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SWAHILI

Paper 3162/01
Paper 1


General comments

The performance of the candidates was similar to last year. Translation from Swahili into English is usually
found easier than the other way round, and this year was no exception. Areas of difficulty appeared mainly
in vocabulary and grammar. Examples and, where appropriate, recommendations, are given below in the
comments on individual questions.

Comments on individual questions

Question 1(a): Translation Swahili to English

The passage is narrated in the first person. It describes the slightly unusual life style of the narrators sister
and her husband. They live on a boat which they sail along the East African coast and islands during
holidays. Although the passage relates to the boat and life at sea, the vocabulary is neither exclusively, nor
mainly maritime, but reflects that of ordinary life. The following words, phrases and grammatical
constructions presented some difficulty to some candidates:

ardhi: the word means earth, and like its English equivalent, it can refer both to the ground (or firm
terrain) as well as to the world as Earth. In this instance, the context makes it clear that the meaning
of terra firma is meant.

nanga: anchor

kulia: for eating. The term refers to the dining room. Some candidates translated this as crying,
possibly misreading the word as kulilia

vyoo: toilets (in the plural, singular: choo), misunderstood as vioo, mirrors

bandari: harbour

upepo uliyochafua: the wind which made the sea rough; some candidates gave the basic
meaning of dirty, chafu-, and accordingly mistranslated the phrase as the wind made the waters
dirty.

Huwaalika marafiki: they used to invite friends. The use of the hu- (habitual) tense needs to be noted
and reinforced in class.


Question 1(b): Translation Swahili into English

The topic of the passage is the built-up environment in East African cities. It poses two questions: whether
the construction of buildings in cities has reached its limit, and, secondly, how such densely built
environments affect human lives. The passage then goes on to discuss the findings of a report of
environmentalists on this topic. This passage is slightly more difficult than the previous one in that some of
the vocabulary is more challenging:

wanamazingira: environmentalists. This is a compound word made up of wana: of, belonging to,
children of, and mazingira, environment, circumstances. The combination gives us the meaning of
environmentalists. Such compound words are common in Swahili, and students are most likely to
be familiar with them, e.g. wanachama, members of a party (singular, mwanachama).

ujenzi: construction
3162 Swahili June 2008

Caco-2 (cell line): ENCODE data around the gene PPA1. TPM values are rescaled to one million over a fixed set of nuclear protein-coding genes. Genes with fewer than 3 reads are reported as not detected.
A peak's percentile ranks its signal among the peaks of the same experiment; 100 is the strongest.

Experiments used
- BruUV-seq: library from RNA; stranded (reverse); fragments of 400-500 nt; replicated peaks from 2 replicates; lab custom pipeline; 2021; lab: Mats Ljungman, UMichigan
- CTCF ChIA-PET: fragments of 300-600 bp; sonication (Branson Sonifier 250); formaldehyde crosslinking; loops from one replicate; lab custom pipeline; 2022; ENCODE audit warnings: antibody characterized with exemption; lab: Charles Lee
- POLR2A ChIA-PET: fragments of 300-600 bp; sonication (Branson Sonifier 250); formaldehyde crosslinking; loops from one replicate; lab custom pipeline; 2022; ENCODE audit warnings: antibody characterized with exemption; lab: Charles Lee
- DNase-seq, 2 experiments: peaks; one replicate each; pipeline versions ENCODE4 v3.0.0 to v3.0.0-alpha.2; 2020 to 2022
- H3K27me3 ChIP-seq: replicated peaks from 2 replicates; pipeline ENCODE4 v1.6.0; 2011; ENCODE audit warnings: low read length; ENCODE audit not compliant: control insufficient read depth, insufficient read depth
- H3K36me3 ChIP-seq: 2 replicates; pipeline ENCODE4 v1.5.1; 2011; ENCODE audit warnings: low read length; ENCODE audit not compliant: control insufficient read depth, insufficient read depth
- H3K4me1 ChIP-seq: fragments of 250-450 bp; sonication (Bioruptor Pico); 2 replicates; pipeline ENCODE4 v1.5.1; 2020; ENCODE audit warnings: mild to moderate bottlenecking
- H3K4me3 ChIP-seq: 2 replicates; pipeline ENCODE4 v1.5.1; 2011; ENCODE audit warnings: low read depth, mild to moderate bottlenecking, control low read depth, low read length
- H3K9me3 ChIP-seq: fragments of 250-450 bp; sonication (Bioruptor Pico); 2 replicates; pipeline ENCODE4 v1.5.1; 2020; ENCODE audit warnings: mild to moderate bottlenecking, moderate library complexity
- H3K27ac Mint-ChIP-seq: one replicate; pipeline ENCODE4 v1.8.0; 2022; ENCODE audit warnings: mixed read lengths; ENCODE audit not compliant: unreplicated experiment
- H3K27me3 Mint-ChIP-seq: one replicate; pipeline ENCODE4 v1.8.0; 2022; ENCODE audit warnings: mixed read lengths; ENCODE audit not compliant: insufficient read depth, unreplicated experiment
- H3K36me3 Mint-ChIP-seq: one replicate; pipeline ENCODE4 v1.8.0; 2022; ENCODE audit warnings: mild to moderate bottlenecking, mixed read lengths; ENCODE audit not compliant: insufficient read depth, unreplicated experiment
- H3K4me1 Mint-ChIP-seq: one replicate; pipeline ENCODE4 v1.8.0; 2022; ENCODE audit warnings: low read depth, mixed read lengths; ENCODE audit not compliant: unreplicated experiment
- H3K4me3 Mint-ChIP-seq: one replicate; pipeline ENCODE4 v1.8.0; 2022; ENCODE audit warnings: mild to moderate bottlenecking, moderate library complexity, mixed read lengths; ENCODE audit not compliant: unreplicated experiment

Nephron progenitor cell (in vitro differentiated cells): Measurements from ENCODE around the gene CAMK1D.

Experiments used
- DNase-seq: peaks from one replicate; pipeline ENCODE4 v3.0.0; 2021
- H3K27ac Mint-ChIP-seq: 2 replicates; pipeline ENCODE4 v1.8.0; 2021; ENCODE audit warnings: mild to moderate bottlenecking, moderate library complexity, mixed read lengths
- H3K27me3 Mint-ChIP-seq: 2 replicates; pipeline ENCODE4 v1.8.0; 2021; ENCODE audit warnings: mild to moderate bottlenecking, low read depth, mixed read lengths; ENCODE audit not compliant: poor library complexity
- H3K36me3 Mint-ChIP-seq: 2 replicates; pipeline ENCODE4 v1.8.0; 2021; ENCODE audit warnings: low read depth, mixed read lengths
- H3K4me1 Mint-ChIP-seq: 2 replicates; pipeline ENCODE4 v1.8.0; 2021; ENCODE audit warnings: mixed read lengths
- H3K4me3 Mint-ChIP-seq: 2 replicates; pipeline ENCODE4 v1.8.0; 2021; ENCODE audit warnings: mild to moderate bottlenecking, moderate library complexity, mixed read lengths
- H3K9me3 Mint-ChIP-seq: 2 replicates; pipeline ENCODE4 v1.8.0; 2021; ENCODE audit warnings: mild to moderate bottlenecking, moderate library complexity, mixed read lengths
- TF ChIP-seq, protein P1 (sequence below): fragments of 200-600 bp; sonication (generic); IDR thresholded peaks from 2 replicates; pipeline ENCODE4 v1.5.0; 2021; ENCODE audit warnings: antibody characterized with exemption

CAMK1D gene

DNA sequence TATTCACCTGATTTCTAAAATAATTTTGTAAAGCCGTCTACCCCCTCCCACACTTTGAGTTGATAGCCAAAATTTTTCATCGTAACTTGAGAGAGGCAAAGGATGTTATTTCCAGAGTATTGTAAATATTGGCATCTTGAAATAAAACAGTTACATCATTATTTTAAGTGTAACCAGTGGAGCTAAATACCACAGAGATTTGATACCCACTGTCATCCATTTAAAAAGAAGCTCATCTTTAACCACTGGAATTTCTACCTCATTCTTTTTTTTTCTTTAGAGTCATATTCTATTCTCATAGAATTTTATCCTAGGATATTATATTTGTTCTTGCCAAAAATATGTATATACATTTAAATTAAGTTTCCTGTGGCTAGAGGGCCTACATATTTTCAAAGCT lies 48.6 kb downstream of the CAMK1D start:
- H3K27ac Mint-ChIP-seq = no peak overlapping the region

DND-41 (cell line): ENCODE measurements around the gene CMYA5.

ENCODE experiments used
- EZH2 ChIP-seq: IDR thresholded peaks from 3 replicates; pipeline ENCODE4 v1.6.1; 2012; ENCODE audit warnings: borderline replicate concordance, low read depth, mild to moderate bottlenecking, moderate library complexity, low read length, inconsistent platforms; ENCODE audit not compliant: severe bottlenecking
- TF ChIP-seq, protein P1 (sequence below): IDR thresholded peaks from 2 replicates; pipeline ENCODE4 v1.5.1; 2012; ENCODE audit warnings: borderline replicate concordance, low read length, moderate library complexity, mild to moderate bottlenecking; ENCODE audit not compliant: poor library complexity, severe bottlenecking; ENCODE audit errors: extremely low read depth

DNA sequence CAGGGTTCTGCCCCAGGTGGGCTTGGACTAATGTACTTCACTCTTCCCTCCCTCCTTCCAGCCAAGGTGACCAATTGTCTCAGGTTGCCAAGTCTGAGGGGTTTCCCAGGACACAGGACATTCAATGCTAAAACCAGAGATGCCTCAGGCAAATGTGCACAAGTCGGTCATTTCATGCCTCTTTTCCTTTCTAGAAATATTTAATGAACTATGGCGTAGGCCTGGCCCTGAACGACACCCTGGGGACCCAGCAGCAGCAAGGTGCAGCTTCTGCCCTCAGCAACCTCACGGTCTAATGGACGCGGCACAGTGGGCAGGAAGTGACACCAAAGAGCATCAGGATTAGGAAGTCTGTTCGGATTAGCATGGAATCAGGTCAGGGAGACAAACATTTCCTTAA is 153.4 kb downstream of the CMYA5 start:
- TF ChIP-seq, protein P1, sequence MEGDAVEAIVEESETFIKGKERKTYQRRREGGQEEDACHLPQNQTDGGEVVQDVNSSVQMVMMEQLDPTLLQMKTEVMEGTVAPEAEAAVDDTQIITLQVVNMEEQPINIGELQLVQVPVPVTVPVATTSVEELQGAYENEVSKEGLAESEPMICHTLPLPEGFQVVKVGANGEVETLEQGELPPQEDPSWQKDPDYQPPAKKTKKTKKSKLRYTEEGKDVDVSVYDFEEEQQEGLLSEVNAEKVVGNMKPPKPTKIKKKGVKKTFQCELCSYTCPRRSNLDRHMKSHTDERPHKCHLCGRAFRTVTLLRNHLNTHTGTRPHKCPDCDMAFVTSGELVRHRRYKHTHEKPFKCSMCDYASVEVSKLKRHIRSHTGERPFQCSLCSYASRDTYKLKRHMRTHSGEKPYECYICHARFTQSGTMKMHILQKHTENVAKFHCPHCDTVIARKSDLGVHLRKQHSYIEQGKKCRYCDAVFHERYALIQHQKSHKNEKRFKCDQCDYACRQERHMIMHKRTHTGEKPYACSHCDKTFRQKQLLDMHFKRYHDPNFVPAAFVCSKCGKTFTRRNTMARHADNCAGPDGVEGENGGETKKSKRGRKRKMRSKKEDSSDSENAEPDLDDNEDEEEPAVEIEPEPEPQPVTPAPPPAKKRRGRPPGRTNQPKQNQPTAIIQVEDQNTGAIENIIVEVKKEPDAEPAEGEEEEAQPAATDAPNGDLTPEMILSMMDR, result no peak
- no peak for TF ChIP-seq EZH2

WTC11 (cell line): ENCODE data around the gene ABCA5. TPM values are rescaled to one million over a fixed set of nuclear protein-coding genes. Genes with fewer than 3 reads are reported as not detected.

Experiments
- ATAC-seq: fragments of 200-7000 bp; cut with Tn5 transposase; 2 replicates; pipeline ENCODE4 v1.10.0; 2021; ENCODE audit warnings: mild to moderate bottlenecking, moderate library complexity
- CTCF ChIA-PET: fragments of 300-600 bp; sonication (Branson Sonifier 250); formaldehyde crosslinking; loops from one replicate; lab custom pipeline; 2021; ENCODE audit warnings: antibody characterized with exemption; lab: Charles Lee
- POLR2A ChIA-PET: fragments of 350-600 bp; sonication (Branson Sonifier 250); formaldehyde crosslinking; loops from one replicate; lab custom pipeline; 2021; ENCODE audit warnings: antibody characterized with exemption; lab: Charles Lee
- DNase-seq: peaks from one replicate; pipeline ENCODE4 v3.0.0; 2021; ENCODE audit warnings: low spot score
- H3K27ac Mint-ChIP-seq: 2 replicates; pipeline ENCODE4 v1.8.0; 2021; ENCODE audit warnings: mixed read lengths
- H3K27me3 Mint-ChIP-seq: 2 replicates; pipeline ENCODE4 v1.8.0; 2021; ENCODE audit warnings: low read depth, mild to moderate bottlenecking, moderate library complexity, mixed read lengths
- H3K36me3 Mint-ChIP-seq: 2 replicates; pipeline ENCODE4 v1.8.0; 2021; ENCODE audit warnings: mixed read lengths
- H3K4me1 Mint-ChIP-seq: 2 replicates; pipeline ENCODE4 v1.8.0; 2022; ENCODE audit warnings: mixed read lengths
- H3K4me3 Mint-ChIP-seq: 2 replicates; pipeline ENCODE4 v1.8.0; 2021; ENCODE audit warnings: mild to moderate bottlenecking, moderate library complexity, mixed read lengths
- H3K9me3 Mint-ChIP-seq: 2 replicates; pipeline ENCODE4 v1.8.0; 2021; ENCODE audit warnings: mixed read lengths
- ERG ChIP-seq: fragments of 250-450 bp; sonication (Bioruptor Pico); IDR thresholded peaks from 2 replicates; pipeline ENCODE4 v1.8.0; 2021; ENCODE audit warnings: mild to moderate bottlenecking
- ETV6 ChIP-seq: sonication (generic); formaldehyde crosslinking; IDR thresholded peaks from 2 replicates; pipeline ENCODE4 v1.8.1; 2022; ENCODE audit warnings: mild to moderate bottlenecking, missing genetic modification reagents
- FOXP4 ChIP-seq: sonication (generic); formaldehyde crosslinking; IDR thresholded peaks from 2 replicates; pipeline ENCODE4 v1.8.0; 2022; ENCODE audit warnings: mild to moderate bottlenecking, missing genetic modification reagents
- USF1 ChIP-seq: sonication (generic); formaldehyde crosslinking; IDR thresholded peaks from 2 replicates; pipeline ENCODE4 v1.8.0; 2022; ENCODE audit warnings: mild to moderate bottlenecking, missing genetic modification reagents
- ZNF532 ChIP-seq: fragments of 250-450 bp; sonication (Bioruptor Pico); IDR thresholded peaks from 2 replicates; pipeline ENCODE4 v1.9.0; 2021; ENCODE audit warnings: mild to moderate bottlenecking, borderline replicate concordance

1 UCLES 2008

umezua: (it) has given rise to

mipaka: limits, boundaries (singular: mpaka); one or two candidates mistook the word for a plural of
paka, a cat.

kunaathiri: it influences

shughuli: business, transaction(s)

usalama: security. An interesting translation was peace.

mapendekezo: recommendations (singular: pendekezo). One candidate linked this directly to
kupenda, to like, love, and translated the word as likings. Candidates are strongly advised to learn
the different meanings that can be derived from a verb.


Question 2: Translation English into Swahili

This passage and the essay in Question 3 assess the candidates competence of writing in Swahili. The
passage tests the grammatical knowledge of the candidates and their range of vocabulary. The passage was
on farming, an important activity in developing countries. Some of the words which were found challenging
are given below:

farming: ukulima; some translated the word as upandaji, planting/growing.

development: ukuzaji, maendeleo. One or two candidates used the word usawazaji, equalising.

self-reliant: kujitegemea

products: in this context, a better translation is mazao.

Equipment: vifaa (better translated in the plural)

shortage (of water): upungufu (wa maji)


Question 3: Essay

The topics this year were:

(a) Tourism brings many benefits to a country and must be encouraged. Do you
agree or disagree with this statement? Give your reasons.

(b) If you had the opportunity of acting in a film or a television drama, what character
would you choose? Why?

(c) My favourite town

Of these topics, the favourite seems to have been (c), with (a) as a close second. It is recommended that
teachers should encourage students to make a plan for their essay, and to pay special attention to the
requirements and scope of the question. For example, those who attempted the essay on tourism talked
about its benefits, but some of the better candidates also referred to its disadvantages. Indeed, the word
many in the question left the door open also to mentioning some of the disadvantages that tourism might
bring to a country. Some candidates linked tourism to Government policy; a good example was a referral to
the policy on the conservation of animals. The same applies to topic (c): My favourite town. Simply giving a
list of what you like about a town or a city would not make a good essay. But discussing the merits of a
place, and placing that discussion in context, makes the essay interesting. For example, a discussion of
Mombasa would mention why it is a favourite city to a particular individual; but it might also mention its
importance to the Kenyan nation as a whole (e.g. as a port) as this widens the scope of the essay, making it
more interesting to read.
3162 Swahili June 2008
2 UCLES 2008